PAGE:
Posted in Criminal Defense on September 18, 2019
Most people understand that fighting someone, whether in a public place or not, is not a good idea. Though we should all take steps to resolve differences before they reach a tipping point, there are times when tempers flare and fights break out. Fighting in public can be considered disturbing the peace, which is illegal in most states.
California Penal Code 414 is the law that covers disturbing the peace. The law covers crimes against the public peace and states the following:
Any of the following persons shall be punished by imprisonment in the county jail for a period of not more than 90 days, a fine of not more than four hundred dollars ($400), or both such imprisonment and fine:
There are various ways in which a person could face these charges. Some of the most common examples of these charges include:
Aside from the possibility of time in jail and a fine, there are other consequences that you need to be aware of. This can include a permanent mark on your criminal record. This can seriously impact a person’s ability to get a job or maintain a current job. It can also impact a person’s ability to get into college or receive scholarships.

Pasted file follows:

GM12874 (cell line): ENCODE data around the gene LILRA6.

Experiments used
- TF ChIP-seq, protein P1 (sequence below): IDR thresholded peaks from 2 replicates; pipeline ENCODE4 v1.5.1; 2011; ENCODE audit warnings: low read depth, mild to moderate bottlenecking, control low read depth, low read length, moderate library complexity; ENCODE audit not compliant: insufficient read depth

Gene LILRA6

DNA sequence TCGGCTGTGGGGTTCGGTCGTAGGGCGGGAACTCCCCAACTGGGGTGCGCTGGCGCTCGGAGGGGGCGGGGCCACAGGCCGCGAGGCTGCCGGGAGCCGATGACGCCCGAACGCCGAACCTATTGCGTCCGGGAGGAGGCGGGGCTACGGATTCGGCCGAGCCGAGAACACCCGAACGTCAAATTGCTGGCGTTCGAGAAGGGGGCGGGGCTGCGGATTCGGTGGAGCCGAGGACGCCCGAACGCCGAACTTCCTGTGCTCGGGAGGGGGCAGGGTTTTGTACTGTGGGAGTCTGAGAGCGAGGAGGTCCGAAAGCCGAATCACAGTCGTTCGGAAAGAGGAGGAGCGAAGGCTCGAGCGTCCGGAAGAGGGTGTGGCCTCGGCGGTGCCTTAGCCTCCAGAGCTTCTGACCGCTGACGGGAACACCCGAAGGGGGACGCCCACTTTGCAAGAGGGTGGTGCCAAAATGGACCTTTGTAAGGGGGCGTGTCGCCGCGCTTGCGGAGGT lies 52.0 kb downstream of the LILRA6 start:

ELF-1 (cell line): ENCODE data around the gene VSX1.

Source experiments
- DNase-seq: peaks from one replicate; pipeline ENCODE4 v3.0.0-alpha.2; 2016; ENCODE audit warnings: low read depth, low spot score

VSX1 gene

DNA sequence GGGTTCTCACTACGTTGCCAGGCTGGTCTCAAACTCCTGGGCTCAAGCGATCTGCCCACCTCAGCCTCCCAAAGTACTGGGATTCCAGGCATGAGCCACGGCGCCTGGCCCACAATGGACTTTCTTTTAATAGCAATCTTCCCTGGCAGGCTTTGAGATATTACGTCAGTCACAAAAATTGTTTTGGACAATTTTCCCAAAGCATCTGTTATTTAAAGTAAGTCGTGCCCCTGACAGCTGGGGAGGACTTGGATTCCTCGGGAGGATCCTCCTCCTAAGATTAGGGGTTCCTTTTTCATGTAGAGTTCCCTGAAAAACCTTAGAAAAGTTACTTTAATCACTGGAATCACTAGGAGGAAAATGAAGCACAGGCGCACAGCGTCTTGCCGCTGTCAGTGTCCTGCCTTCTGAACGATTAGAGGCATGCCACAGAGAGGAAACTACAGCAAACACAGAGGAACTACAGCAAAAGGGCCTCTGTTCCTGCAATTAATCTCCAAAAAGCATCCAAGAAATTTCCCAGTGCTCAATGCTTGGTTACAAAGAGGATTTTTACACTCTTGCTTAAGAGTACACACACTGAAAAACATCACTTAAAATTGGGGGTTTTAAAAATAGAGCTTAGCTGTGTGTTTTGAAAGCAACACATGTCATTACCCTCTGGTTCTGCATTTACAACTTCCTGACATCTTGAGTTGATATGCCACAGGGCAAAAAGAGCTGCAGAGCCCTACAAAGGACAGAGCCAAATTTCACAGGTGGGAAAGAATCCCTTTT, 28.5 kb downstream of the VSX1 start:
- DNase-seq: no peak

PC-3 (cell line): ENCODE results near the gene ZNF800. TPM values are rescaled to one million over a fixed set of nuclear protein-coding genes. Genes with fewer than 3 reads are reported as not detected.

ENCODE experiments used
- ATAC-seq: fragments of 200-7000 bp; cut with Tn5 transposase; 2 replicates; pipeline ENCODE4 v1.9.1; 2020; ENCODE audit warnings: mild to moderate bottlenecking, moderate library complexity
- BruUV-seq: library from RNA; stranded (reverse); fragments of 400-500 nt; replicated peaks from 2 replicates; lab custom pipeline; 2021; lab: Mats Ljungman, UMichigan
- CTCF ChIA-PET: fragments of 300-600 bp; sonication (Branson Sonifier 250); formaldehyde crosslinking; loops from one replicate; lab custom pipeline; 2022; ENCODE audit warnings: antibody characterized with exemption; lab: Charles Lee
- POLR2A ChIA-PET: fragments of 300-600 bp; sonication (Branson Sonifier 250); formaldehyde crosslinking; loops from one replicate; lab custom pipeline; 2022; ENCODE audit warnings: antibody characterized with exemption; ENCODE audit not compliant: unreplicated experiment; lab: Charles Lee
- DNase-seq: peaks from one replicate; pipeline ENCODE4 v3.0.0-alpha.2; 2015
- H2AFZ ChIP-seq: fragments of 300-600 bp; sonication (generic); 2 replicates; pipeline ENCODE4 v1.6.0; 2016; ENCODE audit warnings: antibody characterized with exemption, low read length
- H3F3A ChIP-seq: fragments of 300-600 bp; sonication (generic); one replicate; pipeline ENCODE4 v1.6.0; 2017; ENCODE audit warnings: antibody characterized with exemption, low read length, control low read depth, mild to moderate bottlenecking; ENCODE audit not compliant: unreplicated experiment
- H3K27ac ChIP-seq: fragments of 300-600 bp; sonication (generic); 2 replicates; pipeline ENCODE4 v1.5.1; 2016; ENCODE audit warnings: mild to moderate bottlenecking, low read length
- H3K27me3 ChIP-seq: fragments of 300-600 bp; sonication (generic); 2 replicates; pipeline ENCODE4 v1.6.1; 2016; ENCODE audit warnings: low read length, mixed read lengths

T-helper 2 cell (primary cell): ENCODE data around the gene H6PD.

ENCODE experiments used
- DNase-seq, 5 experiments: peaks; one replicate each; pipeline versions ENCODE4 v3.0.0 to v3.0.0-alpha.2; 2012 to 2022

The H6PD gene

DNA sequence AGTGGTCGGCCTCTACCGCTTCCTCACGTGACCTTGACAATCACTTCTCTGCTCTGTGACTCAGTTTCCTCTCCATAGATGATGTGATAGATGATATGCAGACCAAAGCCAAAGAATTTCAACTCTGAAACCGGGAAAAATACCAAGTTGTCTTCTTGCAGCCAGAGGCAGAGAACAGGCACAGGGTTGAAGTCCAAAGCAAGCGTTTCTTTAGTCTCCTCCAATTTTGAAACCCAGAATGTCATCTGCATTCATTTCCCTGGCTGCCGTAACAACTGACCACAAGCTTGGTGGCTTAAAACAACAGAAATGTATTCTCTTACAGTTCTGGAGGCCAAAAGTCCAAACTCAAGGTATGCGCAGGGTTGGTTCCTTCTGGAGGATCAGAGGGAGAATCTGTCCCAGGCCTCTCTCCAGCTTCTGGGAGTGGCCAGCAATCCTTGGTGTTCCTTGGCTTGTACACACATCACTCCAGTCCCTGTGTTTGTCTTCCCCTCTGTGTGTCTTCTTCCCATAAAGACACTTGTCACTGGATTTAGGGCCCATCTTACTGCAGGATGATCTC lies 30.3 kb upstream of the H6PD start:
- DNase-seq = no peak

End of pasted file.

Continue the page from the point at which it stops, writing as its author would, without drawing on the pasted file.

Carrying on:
Then there is the personal reputation aspect of this to consider. Many areas make arrests public. Sometimes they even put them on the nightly news. This can negatively impact a person’s public reputation.
Fighting in public can lead to more serious charges in California. In fact, disturbing the peace charges are often attached to assault and battery charges.
A person can be charged with assault when they threaten violence in a manner that would cause a reasonable person to feel afraid. You do not actually have to strike someone to be charged with assault. A person facing assault charges can face up to six months in jail, a fine of up to $1,000, or a combination of fines and jail time.
A person can face battery charges if the threat of assault turns into actual physical contact. A person charged with battery can face up to six months in jail, a $2,000 fine, or a combination of fines and jail time. If the battery is committed against a police officer, firefighter, EMT, or other types of public servants, a person can face felony charges with stiffer penalties.
Next time you are in a situation where a fight could break out, consider the consequences listed above. If you or a loved one have been charged with fighting in public, seek legal assistance from a local criminal defense lawyer as soon as possible.